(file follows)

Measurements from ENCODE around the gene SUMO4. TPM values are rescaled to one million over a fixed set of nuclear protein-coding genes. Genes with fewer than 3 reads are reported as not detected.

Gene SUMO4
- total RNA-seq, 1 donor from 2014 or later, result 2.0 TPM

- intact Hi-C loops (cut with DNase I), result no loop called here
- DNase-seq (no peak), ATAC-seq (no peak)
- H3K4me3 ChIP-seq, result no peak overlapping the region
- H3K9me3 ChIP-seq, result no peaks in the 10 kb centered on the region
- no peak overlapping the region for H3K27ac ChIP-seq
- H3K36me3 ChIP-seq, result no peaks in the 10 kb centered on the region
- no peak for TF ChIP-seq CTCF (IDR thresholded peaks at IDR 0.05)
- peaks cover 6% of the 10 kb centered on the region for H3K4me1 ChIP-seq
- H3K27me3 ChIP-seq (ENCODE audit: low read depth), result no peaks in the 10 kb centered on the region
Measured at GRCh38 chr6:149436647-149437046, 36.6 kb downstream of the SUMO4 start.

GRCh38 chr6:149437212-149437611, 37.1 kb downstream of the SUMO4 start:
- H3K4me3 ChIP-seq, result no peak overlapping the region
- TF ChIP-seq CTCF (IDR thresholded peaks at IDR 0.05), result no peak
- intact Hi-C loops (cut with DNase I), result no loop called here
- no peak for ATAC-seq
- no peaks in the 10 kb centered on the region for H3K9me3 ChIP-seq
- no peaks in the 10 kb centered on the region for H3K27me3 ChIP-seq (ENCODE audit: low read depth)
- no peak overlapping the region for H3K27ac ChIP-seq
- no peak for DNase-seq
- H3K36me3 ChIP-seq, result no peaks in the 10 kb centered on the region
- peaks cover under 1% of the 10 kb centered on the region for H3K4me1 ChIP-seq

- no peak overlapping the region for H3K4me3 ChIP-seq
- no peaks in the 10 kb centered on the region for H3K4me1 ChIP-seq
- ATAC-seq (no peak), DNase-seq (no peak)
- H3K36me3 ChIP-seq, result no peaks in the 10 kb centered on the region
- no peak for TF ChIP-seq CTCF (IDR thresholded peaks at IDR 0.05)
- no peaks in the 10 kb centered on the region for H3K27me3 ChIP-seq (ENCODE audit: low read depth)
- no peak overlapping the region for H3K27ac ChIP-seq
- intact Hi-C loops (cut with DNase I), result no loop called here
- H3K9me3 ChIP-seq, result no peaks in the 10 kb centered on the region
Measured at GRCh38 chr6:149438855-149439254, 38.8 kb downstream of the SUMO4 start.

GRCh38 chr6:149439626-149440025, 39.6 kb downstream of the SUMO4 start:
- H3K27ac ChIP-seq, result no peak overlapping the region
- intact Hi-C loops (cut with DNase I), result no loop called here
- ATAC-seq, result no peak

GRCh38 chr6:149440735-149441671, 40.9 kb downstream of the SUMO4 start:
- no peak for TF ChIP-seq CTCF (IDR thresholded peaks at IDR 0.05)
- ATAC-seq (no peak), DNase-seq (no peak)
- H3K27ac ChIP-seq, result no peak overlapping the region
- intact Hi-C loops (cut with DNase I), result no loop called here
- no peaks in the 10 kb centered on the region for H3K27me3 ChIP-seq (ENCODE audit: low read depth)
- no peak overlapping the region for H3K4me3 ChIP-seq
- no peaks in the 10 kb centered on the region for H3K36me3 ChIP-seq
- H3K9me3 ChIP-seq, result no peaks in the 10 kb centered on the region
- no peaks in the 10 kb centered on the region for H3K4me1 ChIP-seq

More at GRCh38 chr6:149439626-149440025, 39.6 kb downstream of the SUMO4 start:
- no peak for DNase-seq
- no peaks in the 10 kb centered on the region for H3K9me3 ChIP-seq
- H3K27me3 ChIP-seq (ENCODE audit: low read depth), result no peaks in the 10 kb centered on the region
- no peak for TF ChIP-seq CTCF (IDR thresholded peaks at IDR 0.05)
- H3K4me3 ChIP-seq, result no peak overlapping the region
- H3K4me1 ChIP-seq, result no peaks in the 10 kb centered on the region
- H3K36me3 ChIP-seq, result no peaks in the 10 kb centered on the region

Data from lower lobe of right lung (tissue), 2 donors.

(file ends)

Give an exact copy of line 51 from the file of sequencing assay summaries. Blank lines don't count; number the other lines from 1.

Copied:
- no peaks in the 10 kb centered on the region for H3K9me3 ChIP-seq